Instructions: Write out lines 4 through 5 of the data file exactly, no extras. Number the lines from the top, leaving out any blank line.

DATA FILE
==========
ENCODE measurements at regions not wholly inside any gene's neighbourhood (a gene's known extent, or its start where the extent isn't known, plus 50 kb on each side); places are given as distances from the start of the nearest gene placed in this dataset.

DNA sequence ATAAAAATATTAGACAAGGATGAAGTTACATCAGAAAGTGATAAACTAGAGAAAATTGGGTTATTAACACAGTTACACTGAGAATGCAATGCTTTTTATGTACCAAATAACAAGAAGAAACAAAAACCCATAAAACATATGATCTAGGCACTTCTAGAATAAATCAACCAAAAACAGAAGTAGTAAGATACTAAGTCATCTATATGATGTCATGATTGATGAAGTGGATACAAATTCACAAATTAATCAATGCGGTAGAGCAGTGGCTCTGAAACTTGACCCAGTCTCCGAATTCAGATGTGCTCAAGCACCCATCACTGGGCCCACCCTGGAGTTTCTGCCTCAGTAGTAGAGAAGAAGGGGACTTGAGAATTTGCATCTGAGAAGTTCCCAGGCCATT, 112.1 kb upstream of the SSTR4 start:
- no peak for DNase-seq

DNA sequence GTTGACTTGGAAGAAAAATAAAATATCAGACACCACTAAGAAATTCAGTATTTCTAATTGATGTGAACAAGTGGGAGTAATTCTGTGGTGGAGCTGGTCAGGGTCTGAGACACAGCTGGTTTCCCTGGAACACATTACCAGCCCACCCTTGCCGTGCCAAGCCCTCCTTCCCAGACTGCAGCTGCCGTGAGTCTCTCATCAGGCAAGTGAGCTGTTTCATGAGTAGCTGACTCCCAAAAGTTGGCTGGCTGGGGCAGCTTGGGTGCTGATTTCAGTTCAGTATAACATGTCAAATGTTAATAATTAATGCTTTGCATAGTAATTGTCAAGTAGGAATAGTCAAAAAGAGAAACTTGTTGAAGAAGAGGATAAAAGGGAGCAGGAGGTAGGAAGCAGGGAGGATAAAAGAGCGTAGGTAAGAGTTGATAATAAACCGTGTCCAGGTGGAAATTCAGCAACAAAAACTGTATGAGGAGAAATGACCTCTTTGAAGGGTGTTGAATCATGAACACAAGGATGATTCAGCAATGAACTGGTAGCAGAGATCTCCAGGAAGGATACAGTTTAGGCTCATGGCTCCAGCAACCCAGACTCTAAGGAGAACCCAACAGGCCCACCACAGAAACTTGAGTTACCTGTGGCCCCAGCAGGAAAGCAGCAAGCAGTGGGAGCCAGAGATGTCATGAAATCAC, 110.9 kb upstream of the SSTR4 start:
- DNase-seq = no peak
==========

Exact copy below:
DNA sequence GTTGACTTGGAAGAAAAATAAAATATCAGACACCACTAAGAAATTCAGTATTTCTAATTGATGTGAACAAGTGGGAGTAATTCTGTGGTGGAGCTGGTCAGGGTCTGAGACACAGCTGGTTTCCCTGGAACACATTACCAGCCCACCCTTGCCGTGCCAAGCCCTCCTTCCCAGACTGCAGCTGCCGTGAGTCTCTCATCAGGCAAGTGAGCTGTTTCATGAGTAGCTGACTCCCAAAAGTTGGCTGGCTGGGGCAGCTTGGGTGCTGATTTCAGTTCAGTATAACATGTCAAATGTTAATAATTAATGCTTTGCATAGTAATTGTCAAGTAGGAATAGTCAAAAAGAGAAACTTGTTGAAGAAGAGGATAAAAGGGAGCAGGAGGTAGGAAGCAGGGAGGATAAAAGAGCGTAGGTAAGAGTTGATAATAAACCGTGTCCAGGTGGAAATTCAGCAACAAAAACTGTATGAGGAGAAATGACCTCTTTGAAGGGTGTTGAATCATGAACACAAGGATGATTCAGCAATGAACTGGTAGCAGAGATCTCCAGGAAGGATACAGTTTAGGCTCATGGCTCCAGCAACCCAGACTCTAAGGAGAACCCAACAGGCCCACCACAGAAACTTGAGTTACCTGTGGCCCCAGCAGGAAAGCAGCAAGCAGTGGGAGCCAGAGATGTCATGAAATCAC, 110.9 kb upstream of the SSTR4 start:
- DNase-seq = no peak